This lecture is based on the work that won Francesca Refsum Jensenius the 2016 Chr. Michelsen Price for the best work in development studies. The material is part of Social Justice through Inclusion: The Consequences of Electoral Quotas in India (forthcoming with Oxford University Press), her book manuscript about the longest-standing electoral quota systems in the world: The reserved seats for the Scheduled Castes (SCs, Dalits, India’s former `untouchables’) in India’s state assemblies. In this book, she combines evidence from various quantitative datasets from the period 1971–2007, archival work, and in-depth interviews with politicians, civil servants and voters across India in 2010 and 2011, to explore the effects of this extensive quota system, how the impact has changed over time, and how the various consequences relate to each other.
Jensenius argues that the institutional design of the quota system has played an important role in incentivizing the integration of SCs into all the main political parties, while at the same time prevented the emergence of group representatives — understood as SC politicians acting for the interest of their group. In this lecture she will talk about key findings from the book, with a focus on how the institutional design of this quota policy both shapes its effects and can help us study these effects empirically.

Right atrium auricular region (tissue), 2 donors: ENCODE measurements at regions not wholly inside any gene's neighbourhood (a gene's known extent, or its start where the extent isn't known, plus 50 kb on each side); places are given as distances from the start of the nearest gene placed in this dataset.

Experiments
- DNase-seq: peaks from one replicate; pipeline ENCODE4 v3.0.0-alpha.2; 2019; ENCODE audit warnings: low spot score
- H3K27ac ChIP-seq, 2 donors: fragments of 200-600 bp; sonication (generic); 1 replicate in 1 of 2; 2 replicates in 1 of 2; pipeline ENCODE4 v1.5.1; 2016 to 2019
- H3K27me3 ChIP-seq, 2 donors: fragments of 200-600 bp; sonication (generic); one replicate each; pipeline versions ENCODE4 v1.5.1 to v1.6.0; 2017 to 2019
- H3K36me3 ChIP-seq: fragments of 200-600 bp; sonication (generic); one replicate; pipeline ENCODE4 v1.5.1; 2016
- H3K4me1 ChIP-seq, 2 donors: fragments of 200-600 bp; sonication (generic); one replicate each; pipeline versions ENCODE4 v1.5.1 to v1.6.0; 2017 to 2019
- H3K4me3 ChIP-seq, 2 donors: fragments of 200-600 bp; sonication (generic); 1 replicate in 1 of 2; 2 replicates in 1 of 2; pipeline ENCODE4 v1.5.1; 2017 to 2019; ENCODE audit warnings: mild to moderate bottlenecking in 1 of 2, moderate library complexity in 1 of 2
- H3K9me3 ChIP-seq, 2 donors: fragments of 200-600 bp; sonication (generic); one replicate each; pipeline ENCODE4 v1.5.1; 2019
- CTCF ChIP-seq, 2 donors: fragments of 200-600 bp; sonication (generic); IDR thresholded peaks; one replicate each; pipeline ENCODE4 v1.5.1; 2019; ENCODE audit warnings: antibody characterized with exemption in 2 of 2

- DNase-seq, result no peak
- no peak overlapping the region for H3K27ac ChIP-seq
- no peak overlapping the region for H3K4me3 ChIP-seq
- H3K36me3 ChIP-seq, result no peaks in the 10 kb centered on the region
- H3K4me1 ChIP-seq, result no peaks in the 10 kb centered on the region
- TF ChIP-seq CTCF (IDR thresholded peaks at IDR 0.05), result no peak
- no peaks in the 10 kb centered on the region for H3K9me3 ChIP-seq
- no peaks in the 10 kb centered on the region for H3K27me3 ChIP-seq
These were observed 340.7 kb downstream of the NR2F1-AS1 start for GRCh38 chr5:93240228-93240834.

See the lecture here:
And the foliowing debate on law & inequality with Lise Rakner, Carl Henrik Knudsen and Theodoros Rakopoulos :
See event on Facebook here!
Francesca Refsum Jensenius is Senior Research Fellow at the Norwegian Institute of International Affairs (NUPI), specializing in comparative politics, comparative political economy and research methods, with a regional focus on South Asia and Latin America. Her main research interest is how electoral dynamics and institutional design affect different types of inequality in society. This she pursues through a multi-method approach, combining large-scale data collection and analysis with extensive field work. She holds a Ph.D. in political science from the University of California Berkeley (2013). Previously she studied political science and Hindi at Duke University, Delhi University and the University of Oslo.